I will have a follow-up MRI in January. Radiation keeps working for many weeks, so they won't know until then how it went. Fingers crossed that this is just a little bump in the road and I can keep going along with my targeted med Xalkori. I continue to marvel at modern medicine!

Originally published at:

Sunday, October 18, 2015

Cancer On My Mind

Ha ha - I couldn't help myself.

My dedicated readers will recall from my last post, "The Other Shoe," that although Xalkori continues to be totally amazing at controlling the cancer in my body, it is not doing so hot in my brain. 

So, as I predicted, I have amped up my participation in the medical appointment world, and have seen a radiation oncologist, a neurosurgeon, corresponded with several lung cancer specialists, and had a high-definition MRI. Having cancer is definitely a part-time job. But on the upside, I now have a RAD onc!

Both the rad onc and the neurosurgeon expressed some skepticism about the two tiny spots that the MRI picked up, questioning if those were even brain mets at all (there was no question on the 9 mm one). The repeat MRI used 1-2mm slices rather than the standard 5 mm slices, so that they could get a very high definition picture of what was going on in my brain. The stereotactic radiosurgery (SRS) is highly precise, so they need to know details down to the millimeter.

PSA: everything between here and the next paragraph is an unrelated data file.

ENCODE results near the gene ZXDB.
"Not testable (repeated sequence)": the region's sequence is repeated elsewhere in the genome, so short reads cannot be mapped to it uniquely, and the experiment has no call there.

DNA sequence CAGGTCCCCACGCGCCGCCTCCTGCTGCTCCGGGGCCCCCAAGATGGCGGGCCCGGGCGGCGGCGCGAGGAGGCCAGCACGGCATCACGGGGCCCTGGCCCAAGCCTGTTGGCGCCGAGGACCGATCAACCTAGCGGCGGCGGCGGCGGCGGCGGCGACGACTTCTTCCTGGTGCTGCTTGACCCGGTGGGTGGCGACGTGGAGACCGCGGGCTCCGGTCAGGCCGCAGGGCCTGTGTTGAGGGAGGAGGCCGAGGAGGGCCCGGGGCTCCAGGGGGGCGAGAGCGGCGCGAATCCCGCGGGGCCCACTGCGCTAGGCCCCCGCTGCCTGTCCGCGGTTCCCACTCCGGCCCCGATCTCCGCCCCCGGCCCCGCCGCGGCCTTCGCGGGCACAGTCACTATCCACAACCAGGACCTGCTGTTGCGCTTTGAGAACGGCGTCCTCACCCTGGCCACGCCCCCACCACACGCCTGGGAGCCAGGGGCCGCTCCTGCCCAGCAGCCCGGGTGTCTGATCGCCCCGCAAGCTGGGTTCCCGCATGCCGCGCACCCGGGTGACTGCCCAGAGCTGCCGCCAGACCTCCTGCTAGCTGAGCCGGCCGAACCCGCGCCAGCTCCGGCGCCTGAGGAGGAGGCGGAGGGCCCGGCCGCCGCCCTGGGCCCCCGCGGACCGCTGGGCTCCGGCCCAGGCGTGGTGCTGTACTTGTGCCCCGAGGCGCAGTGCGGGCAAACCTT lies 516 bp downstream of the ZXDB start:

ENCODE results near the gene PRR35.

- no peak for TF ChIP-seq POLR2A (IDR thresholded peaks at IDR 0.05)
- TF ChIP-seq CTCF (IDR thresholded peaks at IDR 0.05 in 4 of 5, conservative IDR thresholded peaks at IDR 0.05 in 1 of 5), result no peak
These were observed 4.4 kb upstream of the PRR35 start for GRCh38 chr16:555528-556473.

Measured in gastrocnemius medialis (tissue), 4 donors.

The good news is that, as far as they can tell, the two tiny spot were not actually mets at all, so there is just one met to treat. Who would have thought I would be happy about being told I have one brain met? It's all about perspective. Maybe they should take this approach with all diagnostic testing.

My SRS is scheduled for Monday, October 26. They do the planning scan in the morning, then I hang out all day while they sit around and chat plan my "brain surgery" (that involves no cutting), then they do the procedure that afternoon. They said to expect to be pretty wiped out the next day, but I shouldn't experience any major side effects.

Oh, technology!

On the home front we have done some major rearranging of the rooms in our house. It is something we have discussed several times, but hearing that the cancer is on the move again pushed us to take the plunge. The kiddos now all share the largest room, an odd-shaped attic space that is actually a much better room for kids than it was for Jason and I. Parts of the room are too small for an adult to stand upright, and there are weird little nooks that were kind of wasted space for us. Now the kids have an art nook, and dress up corner, and a comfy reading spot. And they are still young enough to think it is cool to all share a room. Jason and I have one of the rooms downstairs now, and the other room is a guest room/study. Knowing that we have a space where grandparents can sleep when they help us out is a great comfort, and it helps ease the worry that we may be needing more help in the future.

AND I got to do something I've wanted to do since I was a kid. I always said if I ever owned a house I wanted to paint it. Not in the normal paint-a-wall way, but to just grab some paints and start decorating it. So, we all did just that and painted the stairwell leading up to what is now the kiddos' room. The kids have asked if we can do this every day, and there are still blank spots, so why not?